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Mark Zuckerberg told "Axios on HBO" that he believes Apple has "unilateral control of what gets on phones, in terms of apps," when asked if he believes that the product-driven company is a monopoly.

What he's saying: "I think it's probably about 50% of Americans who have smart phones, and a lot more people around the world. I think there are more than a billion Apple devices," Zuckerberg said in an interview with Axios' Mike Allen.

  • "So, I do think that there are questions that people should be looking into about that control of the App store and whether that is enabling as robust of a competitive dynamic."

Of note: Zuckerberg did not specify if the government should investigate, saying: "I think I'm not necessarily the person to answer that. ... I think some of the behavior certainly raises questions. And I do think it's something that deserves scrutiny."

Go deeper

Ina Fried, author of Login
Nov 18, 2020 - Technology

Apple to lower commissions for small businesses on App Store

Screenshot via Apple.com

Apple announced a new program Wednesday under which it will take a smaller 15% cut from App Store sales for businesses earning less than $1 million selling their apps, rather than the standard 30% cut.

Why it matters: Apple is under fire from some critics over its rigid App Store policies that require developers to use Apple payment systems for both app sales and in-app payments in exchange for a cut of sales.

Senate's tech CEO interrogation shows parties are worlds apart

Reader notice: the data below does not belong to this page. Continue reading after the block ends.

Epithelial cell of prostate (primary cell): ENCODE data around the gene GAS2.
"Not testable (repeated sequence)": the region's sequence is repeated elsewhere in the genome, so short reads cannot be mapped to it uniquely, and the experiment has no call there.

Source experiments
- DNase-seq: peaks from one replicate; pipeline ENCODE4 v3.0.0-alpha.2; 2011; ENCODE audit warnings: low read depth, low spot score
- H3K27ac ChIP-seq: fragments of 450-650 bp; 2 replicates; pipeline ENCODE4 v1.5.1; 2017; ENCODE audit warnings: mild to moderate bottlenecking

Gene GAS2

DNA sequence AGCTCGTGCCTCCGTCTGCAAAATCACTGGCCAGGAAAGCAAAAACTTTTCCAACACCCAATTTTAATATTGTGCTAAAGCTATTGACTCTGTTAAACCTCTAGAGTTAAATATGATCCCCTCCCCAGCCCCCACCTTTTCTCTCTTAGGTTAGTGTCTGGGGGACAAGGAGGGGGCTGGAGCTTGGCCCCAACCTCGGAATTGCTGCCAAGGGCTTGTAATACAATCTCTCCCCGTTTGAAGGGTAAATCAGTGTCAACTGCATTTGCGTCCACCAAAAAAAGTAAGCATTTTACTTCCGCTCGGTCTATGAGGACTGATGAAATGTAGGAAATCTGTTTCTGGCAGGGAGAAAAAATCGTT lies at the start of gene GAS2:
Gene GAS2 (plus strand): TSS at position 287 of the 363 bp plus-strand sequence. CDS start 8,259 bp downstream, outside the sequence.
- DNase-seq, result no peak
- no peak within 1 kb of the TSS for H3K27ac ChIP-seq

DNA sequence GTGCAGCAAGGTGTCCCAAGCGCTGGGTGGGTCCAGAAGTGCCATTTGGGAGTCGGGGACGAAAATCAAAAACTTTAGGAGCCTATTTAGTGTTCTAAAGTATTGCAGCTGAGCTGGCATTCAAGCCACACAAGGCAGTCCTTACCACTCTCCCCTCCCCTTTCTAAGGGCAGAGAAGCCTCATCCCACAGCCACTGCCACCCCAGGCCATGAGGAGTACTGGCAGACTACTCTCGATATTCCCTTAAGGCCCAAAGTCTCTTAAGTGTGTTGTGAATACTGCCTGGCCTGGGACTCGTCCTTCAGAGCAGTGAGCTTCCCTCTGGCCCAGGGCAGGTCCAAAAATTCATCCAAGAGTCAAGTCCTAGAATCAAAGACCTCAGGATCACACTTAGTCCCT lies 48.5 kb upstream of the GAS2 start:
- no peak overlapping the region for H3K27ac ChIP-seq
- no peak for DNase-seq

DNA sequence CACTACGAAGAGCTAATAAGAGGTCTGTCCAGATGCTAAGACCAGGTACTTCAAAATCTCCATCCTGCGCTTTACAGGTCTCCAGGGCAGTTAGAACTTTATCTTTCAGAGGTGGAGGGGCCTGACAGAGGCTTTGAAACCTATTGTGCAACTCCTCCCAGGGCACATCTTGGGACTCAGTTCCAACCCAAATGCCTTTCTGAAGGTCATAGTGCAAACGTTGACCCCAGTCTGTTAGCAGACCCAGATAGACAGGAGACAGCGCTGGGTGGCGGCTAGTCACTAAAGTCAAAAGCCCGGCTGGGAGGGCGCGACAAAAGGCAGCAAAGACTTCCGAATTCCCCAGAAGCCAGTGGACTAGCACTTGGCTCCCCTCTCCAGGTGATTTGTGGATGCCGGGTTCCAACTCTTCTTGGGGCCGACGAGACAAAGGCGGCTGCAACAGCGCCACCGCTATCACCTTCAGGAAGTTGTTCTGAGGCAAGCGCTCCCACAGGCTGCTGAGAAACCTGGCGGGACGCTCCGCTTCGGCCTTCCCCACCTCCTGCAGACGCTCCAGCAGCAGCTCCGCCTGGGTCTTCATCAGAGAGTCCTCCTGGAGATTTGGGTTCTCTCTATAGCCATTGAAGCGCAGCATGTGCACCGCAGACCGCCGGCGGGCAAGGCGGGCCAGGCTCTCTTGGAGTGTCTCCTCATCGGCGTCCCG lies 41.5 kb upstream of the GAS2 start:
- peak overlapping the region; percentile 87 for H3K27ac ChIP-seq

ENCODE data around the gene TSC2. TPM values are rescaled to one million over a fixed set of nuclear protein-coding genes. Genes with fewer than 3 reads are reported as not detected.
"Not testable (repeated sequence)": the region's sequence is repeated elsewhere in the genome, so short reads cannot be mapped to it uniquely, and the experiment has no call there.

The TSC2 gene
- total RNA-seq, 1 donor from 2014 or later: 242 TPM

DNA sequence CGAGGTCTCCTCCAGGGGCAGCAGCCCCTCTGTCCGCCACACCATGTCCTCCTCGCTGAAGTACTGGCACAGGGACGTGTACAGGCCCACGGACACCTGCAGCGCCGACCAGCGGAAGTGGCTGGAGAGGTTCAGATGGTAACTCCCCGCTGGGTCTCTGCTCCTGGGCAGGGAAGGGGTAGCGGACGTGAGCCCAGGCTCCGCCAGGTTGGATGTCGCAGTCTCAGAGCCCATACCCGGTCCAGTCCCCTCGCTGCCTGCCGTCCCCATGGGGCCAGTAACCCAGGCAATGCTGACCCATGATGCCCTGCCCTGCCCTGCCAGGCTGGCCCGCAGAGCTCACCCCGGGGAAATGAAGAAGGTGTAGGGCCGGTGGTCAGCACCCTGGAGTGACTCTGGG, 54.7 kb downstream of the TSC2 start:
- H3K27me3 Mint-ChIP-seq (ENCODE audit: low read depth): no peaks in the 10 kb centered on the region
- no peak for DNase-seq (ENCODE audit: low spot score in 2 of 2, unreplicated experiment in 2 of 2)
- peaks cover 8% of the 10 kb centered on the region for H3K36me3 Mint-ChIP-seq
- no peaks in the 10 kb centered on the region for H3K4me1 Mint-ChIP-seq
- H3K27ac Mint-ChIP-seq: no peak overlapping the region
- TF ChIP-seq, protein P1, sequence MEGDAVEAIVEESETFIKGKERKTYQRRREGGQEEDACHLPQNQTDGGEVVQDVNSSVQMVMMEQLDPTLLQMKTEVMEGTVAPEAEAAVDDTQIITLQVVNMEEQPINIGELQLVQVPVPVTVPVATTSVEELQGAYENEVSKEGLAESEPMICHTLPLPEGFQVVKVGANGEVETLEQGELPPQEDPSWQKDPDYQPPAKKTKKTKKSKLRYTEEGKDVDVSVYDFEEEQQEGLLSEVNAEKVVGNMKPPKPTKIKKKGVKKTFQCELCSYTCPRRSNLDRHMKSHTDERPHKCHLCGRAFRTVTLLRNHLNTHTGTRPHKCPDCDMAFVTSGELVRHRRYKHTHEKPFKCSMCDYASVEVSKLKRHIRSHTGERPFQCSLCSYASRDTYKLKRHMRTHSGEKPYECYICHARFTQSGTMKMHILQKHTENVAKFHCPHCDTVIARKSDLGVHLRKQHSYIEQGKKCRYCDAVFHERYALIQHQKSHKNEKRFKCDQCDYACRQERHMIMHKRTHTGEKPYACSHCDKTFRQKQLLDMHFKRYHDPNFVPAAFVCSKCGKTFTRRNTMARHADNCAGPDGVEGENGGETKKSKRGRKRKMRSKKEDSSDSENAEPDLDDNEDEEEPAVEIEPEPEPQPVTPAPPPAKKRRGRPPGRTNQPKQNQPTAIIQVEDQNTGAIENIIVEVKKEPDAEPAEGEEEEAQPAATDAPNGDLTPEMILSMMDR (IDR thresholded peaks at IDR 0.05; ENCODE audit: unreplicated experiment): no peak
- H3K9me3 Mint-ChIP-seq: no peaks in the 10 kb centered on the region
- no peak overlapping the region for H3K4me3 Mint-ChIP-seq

Illustration: Aïda Amer/Axios

Democrats and Republicans both want to rein in perceived abuses by Silicon Valley, but a Tuesday Senate hearing to grill Facebook CEO Mark Zuckerberg and Twitter CEO Jack Dorsey showed the two parties operating in mirror universes.

Why it matters: The distance between the parties' diagnoses of the tech industry's trespasses makes it harder than ever to imagine how they might find common ground to pass the meaningful new tech legislation they both say they want.

Court rejects Trump campaign's appeal in Pennsylvania case

Photo: Sarah Silbiger for The Washington Post via Getty Images

A federal appeals court on Friday unanimously rejected the Trump campaign's emergency appeal seeking to file a new lawsuit against Pennsylvania's election results, writing in a blistering ruling that the campaign's "claims have no merit."

Why it matters: It's another devastating blow to President Trump's sinking efforts to overturn the results of the election. Pennsylvania, which President-elect Joe Biden won by more than 80,000 votes, certified its results last week and is expected to award 20 electoral votes to Biden on Dec. 12.